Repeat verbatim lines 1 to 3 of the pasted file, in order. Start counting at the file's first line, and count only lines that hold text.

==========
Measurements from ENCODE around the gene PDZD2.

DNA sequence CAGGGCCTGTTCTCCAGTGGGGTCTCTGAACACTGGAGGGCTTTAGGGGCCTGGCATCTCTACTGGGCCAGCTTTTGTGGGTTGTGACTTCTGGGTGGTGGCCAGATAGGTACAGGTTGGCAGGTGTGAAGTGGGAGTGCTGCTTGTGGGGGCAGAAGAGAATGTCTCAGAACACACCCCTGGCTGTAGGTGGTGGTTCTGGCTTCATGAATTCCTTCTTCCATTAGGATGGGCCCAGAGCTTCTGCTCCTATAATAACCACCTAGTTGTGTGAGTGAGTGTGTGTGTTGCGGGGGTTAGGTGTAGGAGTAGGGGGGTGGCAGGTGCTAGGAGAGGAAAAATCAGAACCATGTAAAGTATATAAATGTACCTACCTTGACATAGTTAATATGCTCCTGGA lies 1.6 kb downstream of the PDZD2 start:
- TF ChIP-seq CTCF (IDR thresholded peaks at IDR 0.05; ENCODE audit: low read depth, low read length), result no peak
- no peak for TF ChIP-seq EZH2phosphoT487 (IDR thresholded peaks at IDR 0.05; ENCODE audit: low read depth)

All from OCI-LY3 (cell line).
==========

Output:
Measurements from ENCODE around the gene PDZD2.

DNA sequence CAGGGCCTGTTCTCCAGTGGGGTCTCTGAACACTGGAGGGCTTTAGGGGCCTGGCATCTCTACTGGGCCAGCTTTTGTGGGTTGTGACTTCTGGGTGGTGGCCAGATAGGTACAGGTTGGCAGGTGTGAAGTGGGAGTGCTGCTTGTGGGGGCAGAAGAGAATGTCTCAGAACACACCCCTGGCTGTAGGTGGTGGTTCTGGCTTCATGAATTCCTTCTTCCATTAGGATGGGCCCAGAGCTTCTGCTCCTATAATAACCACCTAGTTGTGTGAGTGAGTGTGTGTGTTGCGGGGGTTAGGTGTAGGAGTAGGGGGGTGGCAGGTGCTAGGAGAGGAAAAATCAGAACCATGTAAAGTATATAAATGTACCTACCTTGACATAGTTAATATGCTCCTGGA lies 1.6 kb downstream of the PDZD2 start:
- TF ChIP-seq CTCF (IDR thresholded peaks at IDR 0.05; ENCODE audit: low read depth, low read length), result no peak